Why does it matter?

Why a Standard Definition of a “Low Carbohydrate” Diet Matters

It matters whether there is a standard definition because otherwise there is no standard in the marketplace or in research for what “low carbohydrate” is.

Product Labelling

There are hundreds, if not thousands of “low carb” products available on the market and none of these are held to any standard as to what makes them suitable for individuals following a low carbohydrate or very low carbohydrate (“keto”) diets. The terms “low carb” or “keto” on product labels are meaningless! Without a standard definition, it is up to each consumer to read the label and try to determine if these products are suitable. 

A Nutrient Content Claim characterizes the level of a nutrient in a food, so terms like “low-fat” have specific nutritional thresholds and nutrition content claims made on labels are regulated by law. At present, there are no nutrient thresholds for carbohydrate content — and these are needed.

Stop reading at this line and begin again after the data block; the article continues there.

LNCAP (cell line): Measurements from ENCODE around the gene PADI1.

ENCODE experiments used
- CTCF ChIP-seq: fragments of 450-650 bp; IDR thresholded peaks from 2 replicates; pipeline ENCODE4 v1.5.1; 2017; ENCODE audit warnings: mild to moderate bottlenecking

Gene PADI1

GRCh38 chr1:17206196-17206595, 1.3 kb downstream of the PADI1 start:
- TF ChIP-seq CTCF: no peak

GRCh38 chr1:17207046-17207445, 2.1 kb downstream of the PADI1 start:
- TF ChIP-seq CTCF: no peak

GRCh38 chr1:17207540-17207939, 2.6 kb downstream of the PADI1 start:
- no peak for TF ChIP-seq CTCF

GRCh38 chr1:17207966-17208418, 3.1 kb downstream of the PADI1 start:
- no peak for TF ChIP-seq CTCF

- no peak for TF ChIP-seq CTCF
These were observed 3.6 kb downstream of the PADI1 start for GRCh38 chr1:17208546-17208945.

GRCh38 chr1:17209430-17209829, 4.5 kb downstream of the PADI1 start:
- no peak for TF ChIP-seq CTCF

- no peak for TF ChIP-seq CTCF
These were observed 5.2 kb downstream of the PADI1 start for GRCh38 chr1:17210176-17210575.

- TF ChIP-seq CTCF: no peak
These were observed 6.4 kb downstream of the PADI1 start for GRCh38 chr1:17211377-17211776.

Adopting Feinman et al’s widely used definitions makes sense and will make it possible to for the consume to be provided with meaningful labels, enabling the average consumer to know if a product is suitable for their needs, or not.

Scientific Research Requires a Standard Definition for “Low Carbohydrate”

Without a standard definition for “low carbohydrate < 130g carbohydrate / day”, research studies can define “low carbohydrate” anyway they want — which also means that conclusions of studies can state that “a low carbohydrate diet is associated with increased mortality (death)” when the diet used in the study was well over 130 g of carbohydrate per day”.

In fact, this is exactly what has been occurring.

Dr. Sarah Hallberg, Medical Director at Virta Health said it best on Twitter April 20, 2021;

“Honest representation of evidence is important. How many people have heard someone say that a low carb diet is associated with increased mortality? There is no evidence for this. Here are all the studies that make that claim. None were actually low carb. Much closer to SAD [Standard American Diet].

Let’s have a closer look at the studies Dr. Hallberg cited.

The above 10 studies were said to associate “low carbohydrate diets” with increased mortality, however none of the studies were actually “low carbohydrate”, as defined by Feinman et al [1].

The average carbohydrate intake in these studies were 41.34%not a low carbohydrate diet which is < 26% of total energy intake [1]. These studies were moderate carbohydrate diet, using Feinman et al’s definition.